A cruise ship youth counselor admitted to sexually abusing multiple children aboard Celebrity Cruises' Celebrity Silhouette after a 6-year-old came forward and reported him for inappropriately touching her while she played a video game at the ship's youth center in late November, according to an FBI affidavit obtained by New Times.
Cris John Pentinio Castor is charged with abusive sexual contact with a minor in Miami federal court. The FBI says he abused the 6-year-old victim while he was working at the youth center on the ship, which departed from Port Everglades on November 20 and made stops in St. Maarten, St. Lucia, Tobago, Grenada, and Antigua before returning on November 30.
During his interview with law enforcement about the incident, the FBI says, Castor admitted "he knowingly touched the minor victim in the vicinity of her vagina." Castor, who had worked as a counselor for the ship's Camp at Sea program since August, allegedly told FBI investigators he molested at least three other minor children while they were visiting the center.
"Castor...admitted to the inappropriate sexual touching of other minor children that were in his care at the Youth Center, on multiple occasions, while consciously hiding his acts from the Youth Center's security cameras," wrote an investigator with the FBI's Miami-based Extra-Territorial Violent Crimes Squad.
Shortly after the child's parents picked her up from the youth center on November 27, she returned with them to report the sexual assault, which occurred that morning, the affidavit says.
"Minor victim proceeded to tell the Program Manager that 'CJ,' as Castor was known to crew members and Youth Center children, had inappropriately touched her 'private parts,'" according to the affidavit.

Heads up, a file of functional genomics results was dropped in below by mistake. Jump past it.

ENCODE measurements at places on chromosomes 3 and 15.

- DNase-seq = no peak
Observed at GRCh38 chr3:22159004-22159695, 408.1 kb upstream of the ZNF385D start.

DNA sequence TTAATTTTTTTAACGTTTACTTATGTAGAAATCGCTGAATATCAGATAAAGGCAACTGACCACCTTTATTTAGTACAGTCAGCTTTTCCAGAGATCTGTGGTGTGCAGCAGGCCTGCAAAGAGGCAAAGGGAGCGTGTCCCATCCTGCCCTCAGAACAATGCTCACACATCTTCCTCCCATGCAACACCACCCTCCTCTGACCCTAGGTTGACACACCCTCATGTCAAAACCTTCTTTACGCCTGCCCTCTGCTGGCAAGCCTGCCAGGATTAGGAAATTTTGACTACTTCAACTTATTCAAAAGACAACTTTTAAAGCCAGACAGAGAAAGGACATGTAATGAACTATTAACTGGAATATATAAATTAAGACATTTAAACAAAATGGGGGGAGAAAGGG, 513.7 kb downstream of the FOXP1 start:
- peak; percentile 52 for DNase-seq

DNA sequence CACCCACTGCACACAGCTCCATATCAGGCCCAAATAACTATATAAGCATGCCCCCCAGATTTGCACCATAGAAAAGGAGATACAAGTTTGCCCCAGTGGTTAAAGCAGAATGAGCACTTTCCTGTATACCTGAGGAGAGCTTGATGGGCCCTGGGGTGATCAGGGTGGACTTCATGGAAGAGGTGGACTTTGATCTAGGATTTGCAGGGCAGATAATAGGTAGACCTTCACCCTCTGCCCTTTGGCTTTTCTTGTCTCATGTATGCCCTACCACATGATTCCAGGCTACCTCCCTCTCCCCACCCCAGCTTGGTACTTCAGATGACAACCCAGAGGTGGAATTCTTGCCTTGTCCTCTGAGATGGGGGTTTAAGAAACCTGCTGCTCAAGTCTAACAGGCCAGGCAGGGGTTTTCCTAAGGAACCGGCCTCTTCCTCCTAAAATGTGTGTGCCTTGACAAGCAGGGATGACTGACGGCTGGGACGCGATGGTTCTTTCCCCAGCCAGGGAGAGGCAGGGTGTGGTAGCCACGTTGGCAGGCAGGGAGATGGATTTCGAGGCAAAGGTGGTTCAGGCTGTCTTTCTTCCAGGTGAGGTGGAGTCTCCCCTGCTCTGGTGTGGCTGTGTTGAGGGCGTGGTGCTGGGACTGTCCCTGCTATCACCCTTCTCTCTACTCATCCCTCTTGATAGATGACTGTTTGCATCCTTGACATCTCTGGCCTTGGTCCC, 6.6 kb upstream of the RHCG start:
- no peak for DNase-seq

When the ship arrived back at Port Everglades three days later, the child reiterated her account, telling a forensic interviewer that Castor touched her underneath her clothes. Security footage from November 27 showed the young girl and Castor, 35, sitting next to each other as he reached over into her lap.
Castor's public defender, Robert Berube, declined to comment.
Celebrity Silhouette is operated by Celebrity Cruises, which is owned by the Royal Caribbean Group. In a statement to New Times, a Celebrity Cruises spokesperson said the company "has zero tolerance for this behavior."
"We reported this to law enforcement and terminated the crew member," the statement reads. "We will continue to fully cooperate with authorities."
Celebrity has a global fleet of 16 ships with cruise destinations spanning from Thailand to Greece to Bermuda.
Between 2010 and 2022, nearly 70 percent of reported sexual assaults (including passenger-on-passenger assaults) on U.S. cruises occurred on ships owned by Carnival Cruise Lines and Royal Caribbean, which have the largest market share of passengers in the cruise industry by a wide margin at 42 percent and 23 percent, respectively, as of 2021.
New Times reported in 2019 that sexual assaults were the most frequently reported felony crime on cruises and that cruise lines repeatedly tried to cover up incidents.
Federal court records show Royal Caribbean has been sued twice over the last seven months over separate incidents in which crew members were accused of sexually assaulting adult passengers. Both incidents occurred on Royal Caribbean's Navigator of the Seas ship.
Miami attorney Mark Schweikert tells New Times that the stigma faced by sex abuse victims and their families can create a significant barrier in exposing serial predators.
"Victims in general face a lot of skepticism. There tends to be a lot of rush to judgment, to disbelief, while crediting the abuser. That's something we tried to change and are still trying to change," says Schweikert, who is not involved in the Royal Caribbean cases.
In 2021, Schweikert secured a verdict against the Miami-Dade County School Board in favor of a client abused by Miami Palmetto Senior High School teacher Jason Meyers, who was accused of inappropriate contact with students dating back more than a decade and is now serving a prison sentence on statutory rape charges.
"It's all too common: when there's one victim, there tends to be many. When victims come forward and find the courage to fight back, it's the best way to hold institutions accountable," Schweikert says.